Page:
It’s really time now to eat what we grow and grow what
IN January, the United Nations Food and Agriculture Organisation announced that its food price index for December hit an all-time high, and the World Bank’s food price index increased by 15 per cent between October 2010 and January 2011.
The prices of many commodities have surged exponentially to above the peak reached in 2008. Corn is now US$290 per tonne and oil is back above US$100 per barrel. Soaring food and energy prices now pose a threat to the fledgling impetus in the recovery of the world economy.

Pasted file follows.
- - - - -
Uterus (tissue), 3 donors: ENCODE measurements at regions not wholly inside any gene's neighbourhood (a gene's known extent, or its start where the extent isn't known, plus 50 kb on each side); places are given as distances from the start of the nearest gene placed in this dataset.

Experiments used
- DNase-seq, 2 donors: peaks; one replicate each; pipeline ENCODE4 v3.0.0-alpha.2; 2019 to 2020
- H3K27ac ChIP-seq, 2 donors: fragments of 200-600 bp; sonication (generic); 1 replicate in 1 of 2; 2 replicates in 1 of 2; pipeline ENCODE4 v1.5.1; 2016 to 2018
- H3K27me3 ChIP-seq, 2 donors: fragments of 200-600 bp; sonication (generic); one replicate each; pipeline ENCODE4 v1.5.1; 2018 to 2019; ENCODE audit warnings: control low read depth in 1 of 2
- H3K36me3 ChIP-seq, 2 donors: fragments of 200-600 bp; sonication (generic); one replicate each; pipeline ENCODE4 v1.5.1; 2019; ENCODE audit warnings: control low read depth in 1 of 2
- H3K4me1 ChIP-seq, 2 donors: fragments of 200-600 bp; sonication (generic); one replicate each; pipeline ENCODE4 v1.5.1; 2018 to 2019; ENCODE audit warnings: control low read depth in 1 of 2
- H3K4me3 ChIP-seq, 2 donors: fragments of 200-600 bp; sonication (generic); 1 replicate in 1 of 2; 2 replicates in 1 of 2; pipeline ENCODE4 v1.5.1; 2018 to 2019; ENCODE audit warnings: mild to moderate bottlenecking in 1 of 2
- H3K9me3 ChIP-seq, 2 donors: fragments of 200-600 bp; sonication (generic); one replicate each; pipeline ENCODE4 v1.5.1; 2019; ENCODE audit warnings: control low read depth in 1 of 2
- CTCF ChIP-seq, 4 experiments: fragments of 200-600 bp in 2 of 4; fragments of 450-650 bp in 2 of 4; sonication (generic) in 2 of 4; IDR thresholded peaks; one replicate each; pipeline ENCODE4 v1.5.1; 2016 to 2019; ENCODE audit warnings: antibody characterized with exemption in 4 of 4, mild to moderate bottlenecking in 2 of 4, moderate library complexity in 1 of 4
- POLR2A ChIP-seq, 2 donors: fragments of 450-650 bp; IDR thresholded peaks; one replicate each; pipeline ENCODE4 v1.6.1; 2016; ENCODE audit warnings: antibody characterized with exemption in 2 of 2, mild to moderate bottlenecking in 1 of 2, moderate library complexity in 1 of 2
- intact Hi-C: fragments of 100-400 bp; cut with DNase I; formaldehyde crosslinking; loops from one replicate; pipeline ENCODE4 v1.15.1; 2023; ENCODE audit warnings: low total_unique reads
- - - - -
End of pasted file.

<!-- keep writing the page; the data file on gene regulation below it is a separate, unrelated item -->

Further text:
Increased food prices could aggravate poverty in developing countries like Jamaica, increasing the risks of political and social instability. India, for example, is struggling to cope with an 18 per cent annual food inflation rate.
Another food crisis appears imminent. Finance ministers from the Group of 20 (G20) leading economies met in Paris Friday to discuss the food crisis but failed to devise a plan to address this urgent issue.